Flowering rata
Image: Tomas Sobek ©


Rātā are one of our iconic natives, thanks to their stunning red flowers that bloom from November to January. But these crimson beauties are not natural Dunedin-dwellers. They were planted here for their delightful floral display.


You can find UrbanNature panels about rātā on Corrie Street near Queens Drive.

Southern rātā (Metrosideros umbellata) are long-lived trees in the Myrtle family, growing their gnarled trunks up to 15m high over hundreds of years. The rātā's bright red blooms attract many native birds, but it's not just the flowers that make rātā special.

Rātā were considered by many Māori to be a chiefly tree, and its bark, timber and root were used for an array of different purposes. The tough rātā roots were used by Ngāi Tahu to make fish hooks. The bark was used to create an antiseptic for cuts and wounds, while the heavy, dense wood was shaped into taiaha (flattened clubs) or paiaka (long spears). Shorter clubs fashioned from rātā's "ironwood" were used to hunt sea lions, seals and eels, or to pound in posts for lamprey- and eel-catchers.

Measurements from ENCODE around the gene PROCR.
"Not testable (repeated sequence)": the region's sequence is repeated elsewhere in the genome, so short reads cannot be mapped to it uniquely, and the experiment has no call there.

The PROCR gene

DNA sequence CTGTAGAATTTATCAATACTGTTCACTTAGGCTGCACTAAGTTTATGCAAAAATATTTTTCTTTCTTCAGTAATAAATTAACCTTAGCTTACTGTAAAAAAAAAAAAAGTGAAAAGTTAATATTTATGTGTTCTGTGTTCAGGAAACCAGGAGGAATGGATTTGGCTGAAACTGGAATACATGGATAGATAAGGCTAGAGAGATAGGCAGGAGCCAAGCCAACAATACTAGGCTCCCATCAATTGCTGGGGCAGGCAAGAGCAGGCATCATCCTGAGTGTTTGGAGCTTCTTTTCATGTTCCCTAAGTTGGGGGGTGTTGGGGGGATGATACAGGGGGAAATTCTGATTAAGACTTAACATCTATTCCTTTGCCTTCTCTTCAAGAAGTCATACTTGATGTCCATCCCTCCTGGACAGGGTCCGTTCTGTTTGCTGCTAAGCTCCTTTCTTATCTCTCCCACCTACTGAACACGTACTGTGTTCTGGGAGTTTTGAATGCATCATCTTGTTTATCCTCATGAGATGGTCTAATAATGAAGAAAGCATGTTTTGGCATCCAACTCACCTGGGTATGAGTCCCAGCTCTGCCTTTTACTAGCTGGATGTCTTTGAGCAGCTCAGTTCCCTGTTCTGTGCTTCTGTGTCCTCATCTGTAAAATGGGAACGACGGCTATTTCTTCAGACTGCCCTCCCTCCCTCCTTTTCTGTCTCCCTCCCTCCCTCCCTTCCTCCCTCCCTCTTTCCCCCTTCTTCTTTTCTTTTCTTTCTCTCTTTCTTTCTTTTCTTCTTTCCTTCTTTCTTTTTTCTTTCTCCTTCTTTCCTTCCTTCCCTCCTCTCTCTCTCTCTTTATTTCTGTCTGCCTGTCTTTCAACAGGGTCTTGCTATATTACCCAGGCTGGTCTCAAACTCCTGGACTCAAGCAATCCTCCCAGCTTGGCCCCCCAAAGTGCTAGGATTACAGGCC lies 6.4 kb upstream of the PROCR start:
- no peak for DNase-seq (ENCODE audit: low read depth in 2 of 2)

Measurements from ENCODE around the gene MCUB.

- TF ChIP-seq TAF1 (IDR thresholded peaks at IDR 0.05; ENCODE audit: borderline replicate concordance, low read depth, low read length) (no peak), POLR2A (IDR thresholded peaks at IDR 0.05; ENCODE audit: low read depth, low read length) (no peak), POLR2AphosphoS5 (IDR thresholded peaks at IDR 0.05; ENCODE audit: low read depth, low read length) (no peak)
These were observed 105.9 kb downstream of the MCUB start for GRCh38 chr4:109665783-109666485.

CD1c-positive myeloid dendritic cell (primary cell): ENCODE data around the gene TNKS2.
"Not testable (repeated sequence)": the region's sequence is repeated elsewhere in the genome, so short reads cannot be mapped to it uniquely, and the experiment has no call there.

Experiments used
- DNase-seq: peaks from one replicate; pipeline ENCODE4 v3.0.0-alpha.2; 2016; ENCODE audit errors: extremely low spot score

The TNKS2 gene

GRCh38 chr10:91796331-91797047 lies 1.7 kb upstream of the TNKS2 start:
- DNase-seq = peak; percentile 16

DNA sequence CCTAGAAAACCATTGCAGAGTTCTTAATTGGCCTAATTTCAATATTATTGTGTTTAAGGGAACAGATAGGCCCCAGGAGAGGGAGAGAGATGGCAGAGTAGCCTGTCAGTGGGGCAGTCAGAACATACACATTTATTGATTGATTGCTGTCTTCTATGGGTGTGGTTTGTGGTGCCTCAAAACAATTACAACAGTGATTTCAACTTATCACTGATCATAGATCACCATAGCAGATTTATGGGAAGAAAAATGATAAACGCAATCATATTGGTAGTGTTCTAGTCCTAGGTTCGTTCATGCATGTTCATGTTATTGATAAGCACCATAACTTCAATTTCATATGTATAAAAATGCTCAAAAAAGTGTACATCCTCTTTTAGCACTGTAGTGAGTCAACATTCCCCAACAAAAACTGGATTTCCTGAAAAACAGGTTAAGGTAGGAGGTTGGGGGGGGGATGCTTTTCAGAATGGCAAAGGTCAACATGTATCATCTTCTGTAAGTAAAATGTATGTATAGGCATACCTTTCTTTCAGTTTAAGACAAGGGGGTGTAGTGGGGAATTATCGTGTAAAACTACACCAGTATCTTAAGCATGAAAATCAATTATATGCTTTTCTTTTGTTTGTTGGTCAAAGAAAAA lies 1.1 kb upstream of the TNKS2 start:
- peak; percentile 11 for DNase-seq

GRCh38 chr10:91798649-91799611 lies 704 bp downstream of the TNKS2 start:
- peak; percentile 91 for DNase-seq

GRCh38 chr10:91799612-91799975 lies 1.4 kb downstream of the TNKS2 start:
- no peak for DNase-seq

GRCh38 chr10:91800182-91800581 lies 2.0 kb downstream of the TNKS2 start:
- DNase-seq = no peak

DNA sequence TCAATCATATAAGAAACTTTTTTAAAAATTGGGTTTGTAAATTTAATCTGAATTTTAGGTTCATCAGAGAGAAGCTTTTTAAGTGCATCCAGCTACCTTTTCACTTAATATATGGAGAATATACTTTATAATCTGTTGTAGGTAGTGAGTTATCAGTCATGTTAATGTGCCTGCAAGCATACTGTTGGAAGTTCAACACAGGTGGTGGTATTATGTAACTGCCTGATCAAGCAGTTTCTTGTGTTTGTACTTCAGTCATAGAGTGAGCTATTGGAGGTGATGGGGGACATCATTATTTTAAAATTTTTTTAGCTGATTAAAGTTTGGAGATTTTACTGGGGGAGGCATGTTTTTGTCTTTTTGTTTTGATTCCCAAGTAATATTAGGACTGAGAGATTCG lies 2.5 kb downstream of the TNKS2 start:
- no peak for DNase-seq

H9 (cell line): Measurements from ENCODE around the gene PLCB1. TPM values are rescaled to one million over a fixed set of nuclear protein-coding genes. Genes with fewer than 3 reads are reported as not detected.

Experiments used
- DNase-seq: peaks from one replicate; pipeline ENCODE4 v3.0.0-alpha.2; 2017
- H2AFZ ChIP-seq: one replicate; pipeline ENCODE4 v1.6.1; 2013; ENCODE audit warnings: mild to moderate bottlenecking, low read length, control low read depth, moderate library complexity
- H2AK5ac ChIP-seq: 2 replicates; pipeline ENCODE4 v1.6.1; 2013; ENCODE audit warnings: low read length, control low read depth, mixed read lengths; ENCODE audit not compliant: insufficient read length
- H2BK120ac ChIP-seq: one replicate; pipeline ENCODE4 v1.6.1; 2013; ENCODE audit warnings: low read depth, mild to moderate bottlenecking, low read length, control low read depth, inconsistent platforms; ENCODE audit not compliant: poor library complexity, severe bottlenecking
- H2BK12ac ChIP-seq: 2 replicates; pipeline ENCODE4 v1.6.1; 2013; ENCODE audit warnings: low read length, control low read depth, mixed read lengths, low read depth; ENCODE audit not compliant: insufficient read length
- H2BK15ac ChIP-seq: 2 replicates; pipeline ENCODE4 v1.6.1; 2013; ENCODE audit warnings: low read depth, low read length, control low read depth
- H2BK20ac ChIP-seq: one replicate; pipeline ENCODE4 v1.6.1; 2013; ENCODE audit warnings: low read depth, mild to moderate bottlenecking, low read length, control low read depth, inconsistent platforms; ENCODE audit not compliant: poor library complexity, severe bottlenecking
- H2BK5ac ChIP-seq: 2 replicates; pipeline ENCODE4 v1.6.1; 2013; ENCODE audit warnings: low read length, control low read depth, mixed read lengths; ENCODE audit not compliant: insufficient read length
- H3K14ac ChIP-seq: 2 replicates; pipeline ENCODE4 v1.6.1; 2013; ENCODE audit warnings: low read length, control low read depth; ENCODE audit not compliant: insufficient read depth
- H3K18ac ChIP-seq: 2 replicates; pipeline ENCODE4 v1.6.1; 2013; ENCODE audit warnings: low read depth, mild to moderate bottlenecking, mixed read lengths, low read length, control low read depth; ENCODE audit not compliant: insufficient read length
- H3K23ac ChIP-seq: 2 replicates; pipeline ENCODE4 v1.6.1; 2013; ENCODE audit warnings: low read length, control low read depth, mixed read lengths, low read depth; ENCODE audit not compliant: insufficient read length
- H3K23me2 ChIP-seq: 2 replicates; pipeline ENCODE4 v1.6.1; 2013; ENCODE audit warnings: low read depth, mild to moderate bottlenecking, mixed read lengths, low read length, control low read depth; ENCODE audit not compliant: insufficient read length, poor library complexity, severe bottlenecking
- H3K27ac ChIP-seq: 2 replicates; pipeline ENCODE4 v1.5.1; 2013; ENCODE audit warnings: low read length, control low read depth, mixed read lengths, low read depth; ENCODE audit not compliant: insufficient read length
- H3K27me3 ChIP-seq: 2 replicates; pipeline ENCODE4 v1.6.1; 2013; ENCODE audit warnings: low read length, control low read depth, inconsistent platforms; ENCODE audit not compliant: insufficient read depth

Get involved with Project Crimson. Rātā are a preferred snack for hungry possums. You can help by setting up traps in your backyard, or participating in local predator control. As members of the Myrtle family, rātā are at risk of myrtle rust infection.

If you see signs of myrtle rust, don't touch! Call the MPI hotline: 0800 80 99 66.

Did you know?

Rātā makes a delicious bush honey!

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